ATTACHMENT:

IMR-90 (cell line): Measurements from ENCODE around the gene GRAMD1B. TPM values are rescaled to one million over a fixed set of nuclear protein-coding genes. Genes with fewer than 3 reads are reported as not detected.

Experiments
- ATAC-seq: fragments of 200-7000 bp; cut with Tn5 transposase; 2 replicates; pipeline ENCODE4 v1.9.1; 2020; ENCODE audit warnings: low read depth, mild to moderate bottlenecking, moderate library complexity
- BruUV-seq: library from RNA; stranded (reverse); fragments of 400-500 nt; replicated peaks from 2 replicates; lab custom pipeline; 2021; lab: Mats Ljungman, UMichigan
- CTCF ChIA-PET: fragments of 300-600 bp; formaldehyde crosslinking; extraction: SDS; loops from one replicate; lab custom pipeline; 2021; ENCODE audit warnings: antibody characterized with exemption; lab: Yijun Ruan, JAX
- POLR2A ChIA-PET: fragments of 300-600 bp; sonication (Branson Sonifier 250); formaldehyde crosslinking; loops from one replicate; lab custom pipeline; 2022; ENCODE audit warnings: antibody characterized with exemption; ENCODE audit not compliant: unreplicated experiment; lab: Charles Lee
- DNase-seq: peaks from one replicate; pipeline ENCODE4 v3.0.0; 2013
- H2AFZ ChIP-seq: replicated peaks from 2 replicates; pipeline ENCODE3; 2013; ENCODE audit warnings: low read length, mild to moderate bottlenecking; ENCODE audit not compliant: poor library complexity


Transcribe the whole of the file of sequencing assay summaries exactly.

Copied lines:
IMR-90 (cell line): Measurements from ENCODE around the gene GRAMD1B. TPM values are rescaled to one million over a fixed set of nuclear protein-coding genes. Genes with fewer than 3 reads are reported as not detected.

Experiments
- ATAC-seq: fragments of 200-7000 bp; cut with Tn5 transposase; 2 replicates; pipeline ENCODE4 v1.9.1; 2020; ENCODE audit warnings: low read depth, mild to moderate bottlenecking, moderate library complexity
- BruUV-seq: library from RNA; stranded (reverse); fragments of 400-500 nt; replicated peaks from 2 replicates; lab custom pipeline; 2021; lab: Mats Ljungman, UMichigan
- CTCF ChIA-PET: fragments of 300-600 bp; formaldehyde crosslinking; extraction: SDS; loops from one replicate; lab custom pipeline; 2021; ENCODE audit warnings: antibody characterized with exemption; lab: Yijun Ruan, JAX
- POLR2A ChIA-PET: fragments of 300-600 bp; sonication (Branson Sonifier 250); formaldehyde crosslinking; loops from one replicate; lab custom pipeline; 2022; ENCODE audit warnings: antibody characterized with exemption; ENCODE audit not compliant: unreplicated experiment; lab: Charles Lee
- DNase-seq: peaks from one replicate; pipeline ENCODE4 v3.0.0; 2013
- H2AFZ ChIP-seq: replicated peaks from 2 replicates; pipeline ENCODE3; 2013; ENCODE audit warnings: low read length, mild to moderate bottlenecking; ENCODE audit not compliant: poor library complexity